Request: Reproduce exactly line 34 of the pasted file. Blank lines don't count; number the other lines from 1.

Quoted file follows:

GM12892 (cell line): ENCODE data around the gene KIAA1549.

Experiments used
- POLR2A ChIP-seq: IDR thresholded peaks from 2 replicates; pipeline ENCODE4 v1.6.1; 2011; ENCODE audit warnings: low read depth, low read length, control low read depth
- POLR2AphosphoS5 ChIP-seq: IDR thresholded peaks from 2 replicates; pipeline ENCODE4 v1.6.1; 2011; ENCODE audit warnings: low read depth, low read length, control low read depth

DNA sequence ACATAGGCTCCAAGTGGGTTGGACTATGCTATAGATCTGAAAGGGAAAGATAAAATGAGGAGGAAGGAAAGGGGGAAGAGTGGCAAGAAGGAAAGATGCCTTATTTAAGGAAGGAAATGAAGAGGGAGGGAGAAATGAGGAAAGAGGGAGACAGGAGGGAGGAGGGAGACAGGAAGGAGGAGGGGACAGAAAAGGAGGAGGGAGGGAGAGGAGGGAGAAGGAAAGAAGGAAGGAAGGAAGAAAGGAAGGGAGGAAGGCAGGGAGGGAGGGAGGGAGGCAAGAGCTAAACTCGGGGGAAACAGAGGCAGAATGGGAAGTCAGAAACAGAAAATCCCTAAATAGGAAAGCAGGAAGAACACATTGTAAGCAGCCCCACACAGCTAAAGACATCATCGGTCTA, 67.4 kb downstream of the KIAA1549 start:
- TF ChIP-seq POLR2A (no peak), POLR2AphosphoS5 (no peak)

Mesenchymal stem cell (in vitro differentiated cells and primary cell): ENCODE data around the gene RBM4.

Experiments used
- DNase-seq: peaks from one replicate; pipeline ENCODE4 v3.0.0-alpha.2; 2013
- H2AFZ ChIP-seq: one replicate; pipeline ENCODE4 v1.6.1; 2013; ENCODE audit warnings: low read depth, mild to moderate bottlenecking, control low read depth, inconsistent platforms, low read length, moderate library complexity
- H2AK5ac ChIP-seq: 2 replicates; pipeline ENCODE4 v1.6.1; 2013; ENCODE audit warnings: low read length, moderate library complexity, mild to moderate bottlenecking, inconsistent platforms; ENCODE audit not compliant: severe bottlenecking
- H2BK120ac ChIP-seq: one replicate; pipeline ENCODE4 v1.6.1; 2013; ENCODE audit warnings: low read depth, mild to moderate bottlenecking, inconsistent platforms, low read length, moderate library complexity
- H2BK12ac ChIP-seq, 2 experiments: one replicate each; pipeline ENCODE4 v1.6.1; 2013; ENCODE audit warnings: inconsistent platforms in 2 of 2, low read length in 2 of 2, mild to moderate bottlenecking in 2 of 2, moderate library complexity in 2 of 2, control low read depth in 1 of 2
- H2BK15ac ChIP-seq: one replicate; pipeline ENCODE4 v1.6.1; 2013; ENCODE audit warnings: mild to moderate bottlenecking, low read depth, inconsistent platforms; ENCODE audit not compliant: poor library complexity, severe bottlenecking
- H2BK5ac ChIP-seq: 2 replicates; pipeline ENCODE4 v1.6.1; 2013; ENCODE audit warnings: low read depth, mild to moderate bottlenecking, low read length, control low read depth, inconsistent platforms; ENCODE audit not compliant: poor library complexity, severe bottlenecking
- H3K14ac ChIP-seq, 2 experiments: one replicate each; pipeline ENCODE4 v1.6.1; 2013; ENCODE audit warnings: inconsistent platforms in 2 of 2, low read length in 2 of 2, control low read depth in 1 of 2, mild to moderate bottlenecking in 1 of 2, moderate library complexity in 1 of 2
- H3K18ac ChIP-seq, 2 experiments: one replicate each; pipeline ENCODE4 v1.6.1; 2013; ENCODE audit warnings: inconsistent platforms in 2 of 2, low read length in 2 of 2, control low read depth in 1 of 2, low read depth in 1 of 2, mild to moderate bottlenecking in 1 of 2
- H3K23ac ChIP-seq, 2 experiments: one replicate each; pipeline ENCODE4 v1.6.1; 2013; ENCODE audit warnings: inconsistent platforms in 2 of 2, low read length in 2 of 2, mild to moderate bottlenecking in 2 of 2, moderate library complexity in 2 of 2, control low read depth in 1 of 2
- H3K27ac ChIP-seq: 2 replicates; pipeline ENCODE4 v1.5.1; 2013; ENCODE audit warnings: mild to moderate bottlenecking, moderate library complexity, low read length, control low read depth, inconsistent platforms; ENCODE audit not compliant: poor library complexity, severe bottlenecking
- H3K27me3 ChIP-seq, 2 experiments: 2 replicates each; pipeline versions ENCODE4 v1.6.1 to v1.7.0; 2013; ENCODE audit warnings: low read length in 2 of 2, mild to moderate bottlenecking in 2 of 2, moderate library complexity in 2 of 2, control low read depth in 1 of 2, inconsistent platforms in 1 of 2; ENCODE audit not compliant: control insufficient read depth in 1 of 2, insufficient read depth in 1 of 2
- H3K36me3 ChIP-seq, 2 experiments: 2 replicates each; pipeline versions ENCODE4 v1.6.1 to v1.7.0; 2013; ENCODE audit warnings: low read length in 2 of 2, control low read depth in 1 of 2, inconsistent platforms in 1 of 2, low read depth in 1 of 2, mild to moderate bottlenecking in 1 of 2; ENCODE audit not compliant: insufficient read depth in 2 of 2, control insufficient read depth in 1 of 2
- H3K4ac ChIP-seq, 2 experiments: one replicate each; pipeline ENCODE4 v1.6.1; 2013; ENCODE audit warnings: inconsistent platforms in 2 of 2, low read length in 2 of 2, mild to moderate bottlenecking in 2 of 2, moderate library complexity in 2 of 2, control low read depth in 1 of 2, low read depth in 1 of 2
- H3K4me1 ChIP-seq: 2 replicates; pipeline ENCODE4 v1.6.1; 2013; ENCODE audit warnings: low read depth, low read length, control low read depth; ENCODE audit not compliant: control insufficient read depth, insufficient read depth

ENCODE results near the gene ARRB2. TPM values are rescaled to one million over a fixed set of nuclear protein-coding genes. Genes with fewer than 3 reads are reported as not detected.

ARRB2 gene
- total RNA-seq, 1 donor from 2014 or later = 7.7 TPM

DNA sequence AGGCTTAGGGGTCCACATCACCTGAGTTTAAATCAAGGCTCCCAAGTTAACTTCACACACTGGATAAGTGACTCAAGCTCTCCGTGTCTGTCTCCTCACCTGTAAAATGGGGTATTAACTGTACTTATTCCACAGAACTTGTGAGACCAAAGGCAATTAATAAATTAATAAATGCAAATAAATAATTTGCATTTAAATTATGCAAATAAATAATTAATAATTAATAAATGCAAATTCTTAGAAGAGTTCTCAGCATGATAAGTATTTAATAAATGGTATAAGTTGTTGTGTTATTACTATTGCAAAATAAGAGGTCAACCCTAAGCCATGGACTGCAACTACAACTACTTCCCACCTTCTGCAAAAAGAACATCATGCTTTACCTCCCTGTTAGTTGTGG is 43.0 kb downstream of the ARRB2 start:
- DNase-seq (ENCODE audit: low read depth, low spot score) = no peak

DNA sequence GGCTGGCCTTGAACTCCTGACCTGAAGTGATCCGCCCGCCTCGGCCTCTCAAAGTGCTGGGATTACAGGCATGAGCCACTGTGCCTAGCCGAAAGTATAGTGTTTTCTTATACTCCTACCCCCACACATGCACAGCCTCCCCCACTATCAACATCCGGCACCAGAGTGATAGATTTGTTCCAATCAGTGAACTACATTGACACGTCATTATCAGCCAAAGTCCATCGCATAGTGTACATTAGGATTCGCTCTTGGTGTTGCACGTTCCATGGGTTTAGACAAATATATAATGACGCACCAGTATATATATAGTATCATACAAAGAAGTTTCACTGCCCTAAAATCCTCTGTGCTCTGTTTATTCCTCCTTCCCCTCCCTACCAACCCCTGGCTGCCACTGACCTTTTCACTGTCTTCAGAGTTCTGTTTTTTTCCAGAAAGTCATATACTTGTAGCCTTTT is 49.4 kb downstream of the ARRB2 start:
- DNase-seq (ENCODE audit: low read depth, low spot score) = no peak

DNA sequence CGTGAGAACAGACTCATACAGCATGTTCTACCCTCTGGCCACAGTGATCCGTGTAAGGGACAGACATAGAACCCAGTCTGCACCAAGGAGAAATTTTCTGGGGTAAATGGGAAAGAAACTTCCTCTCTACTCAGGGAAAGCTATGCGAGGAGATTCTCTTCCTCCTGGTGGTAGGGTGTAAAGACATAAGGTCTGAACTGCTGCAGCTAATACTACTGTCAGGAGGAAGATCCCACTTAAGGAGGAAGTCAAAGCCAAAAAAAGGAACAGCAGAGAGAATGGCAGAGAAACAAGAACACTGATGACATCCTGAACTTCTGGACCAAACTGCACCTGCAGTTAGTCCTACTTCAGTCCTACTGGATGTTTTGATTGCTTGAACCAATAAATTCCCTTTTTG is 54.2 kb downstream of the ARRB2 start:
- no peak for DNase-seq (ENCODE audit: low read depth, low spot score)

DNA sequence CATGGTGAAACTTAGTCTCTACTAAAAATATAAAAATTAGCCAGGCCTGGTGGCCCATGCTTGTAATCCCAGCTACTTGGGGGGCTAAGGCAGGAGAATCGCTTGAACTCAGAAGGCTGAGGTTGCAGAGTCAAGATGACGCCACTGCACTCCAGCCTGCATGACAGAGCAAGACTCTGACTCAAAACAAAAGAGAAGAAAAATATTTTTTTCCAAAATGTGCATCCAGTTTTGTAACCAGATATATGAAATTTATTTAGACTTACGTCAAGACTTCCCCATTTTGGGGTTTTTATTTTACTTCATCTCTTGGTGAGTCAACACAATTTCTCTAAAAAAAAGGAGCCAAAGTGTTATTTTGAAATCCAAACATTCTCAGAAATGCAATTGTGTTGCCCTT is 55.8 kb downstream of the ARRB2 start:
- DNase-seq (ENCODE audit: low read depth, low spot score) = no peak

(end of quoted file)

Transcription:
- DNase-seq (ENCODE audit: low read depth, low spot score) = no peak